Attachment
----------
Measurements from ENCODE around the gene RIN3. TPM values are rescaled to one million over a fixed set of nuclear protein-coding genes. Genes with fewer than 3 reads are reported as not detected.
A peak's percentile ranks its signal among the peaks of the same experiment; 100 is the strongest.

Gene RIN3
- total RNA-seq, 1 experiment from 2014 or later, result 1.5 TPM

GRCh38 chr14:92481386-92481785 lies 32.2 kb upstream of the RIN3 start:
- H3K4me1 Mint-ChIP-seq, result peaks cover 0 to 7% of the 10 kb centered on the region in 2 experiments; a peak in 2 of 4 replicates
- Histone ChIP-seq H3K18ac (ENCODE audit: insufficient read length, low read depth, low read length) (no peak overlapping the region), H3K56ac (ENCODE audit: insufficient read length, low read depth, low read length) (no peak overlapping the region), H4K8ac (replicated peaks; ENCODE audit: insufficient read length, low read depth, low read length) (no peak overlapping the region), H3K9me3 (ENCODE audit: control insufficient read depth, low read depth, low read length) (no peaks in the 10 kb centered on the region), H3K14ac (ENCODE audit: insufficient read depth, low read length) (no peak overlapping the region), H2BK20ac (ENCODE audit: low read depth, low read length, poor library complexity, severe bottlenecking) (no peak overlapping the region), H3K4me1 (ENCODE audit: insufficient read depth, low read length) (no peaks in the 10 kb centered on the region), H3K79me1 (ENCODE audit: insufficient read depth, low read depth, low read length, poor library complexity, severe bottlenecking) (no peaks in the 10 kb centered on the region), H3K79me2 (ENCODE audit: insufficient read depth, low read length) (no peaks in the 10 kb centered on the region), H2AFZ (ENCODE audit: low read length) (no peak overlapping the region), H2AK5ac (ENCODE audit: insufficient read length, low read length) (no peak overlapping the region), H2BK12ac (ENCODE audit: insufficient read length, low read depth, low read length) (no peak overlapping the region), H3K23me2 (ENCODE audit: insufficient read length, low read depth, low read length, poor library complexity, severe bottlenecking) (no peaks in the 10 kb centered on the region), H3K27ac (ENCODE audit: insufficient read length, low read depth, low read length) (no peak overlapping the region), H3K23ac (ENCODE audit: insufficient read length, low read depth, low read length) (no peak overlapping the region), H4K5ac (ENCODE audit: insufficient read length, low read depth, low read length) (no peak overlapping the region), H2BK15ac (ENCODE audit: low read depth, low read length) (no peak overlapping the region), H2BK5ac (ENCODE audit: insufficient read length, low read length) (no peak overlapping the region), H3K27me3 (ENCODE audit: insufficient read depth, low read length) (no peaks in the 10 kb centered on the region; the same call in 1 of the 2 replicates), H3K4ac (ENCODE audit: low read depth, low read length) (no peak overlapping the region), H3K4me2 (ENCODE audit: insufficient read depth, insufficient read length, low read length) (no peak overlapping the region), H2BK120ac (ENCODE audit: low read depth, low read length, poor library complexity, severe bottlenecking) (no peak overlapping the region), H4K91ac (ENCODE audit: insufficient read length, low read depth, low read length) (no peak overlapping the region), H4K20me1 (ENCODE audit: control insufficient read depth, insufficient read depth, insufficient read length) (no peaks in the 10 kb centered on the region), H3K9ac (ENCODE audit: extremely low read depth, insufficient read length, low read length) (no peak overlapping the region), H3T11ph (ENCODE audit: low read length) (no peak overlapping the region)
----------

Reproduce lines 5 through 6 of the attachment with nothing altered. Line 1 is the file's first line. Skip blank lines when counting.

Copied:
GRCh38 chr14:92481386-92481785 lies 32.2 kb upstream of the RIN3 start:
- H3K4me1 Mint-ChIP-seq, result peaks cover 0 to 7% of the 10 kb centered on the region in 2 experiments; a peak in 2 of 4 replicates